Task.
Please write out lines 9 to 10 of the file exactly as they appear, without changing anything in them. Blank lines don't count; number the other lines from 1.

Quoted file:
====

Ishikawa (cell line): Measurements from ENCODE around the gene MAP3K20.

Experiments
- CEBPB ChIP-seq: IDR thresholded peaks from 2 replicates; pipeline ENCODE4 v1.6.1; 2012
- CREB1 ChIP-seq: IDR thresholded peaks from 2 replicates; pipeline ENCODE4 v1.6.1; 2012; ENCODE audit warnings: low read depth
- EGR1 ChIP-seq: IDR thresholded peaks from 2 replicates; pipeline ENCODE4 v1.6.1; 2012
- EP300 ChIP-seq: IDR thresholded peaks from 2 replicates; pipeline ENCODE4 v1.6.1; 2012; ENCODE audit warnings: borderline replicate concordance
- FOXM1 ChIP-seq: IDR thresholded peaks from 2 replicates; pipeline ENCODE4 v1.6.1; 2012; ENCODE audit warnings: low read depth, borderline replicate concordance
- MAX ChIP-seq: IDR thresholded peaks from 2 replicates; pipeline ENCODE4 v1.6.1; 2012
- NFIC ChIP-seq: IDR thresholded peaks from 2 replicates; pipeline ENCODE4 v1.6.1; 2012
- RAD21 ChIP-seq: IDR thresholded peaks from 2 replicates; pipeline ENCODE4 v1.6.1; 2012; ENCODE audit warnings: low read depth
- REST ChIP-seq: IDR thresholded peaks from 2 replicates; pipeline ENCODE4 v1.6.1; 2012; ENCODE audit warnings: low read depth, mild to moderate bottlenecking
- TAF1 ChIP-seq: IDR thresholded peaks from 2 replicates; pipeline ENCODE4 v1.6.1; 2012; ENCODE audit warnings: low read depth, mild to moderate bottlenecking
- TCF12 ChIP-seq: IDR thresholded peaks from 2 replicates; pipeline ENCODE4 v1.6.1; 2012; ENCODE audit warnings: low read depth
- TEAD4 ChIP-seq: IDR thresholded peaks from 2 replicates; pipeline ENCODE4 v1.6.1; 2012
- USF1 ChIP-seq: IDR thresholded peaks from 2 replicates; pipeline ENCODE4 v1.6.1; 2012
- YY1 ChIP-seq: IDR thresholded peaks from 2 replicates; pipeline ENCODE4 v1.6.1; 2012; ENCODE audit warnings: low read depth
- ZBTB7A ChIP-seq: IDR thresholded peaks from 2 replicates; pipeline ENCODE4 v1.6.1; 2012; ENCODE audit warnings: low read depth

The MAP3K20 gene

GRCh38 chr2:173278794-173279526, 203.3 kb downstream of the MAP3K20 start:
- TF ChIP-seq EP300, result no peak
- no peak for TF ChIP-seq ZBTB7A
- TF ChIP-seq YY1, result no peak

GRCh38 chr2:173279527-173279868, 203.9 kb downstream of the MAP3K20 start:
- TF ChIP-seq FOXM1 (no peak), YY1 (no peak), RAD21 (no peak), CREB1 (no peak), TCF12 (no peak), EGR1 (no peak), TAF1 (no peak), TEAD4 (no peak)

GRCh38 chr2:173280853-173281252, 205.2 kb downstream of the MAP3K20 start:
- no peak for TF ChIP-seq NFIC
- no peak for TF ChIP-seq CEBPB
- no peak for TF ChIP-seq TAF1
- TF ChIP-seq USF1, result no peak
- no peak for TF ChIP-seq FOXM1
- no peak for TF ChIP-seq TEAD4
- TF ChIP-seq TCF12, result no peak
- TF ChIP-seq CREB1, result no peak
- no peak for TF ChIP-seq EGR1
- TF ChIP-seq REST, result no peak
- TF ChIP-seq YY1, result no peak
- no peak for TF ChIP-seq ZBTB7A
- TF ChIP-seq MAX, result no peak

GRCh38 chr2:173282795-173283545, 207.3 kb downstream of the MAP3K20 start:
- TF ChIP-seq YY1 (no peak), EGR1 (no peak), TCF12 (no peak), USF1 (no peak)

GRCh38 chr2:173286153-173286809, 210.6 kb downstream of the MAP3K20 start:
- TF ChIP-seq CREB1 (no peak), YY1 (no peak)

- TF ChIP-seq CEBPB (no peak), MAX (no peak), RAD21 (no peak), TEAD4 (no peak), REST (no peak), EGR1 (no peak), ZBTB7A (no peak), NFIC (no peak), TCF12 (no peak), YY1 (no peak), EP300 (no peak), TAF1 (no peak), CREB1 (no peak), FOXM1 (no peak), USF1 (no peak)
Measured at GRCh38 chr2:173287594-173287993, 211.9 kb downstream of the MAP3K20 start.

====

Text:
- NFIC ChIP-seq: IDR thresholded peaks from 2 replicates; pipeline ENCODE4 v1.6.1; 2012
- RAD21 ChIP-seq: IDR thresholded peaks from 2 replicates; pipeline ENCODE4 v1.6.1; 2012; ENCODE audit warnings: low read depth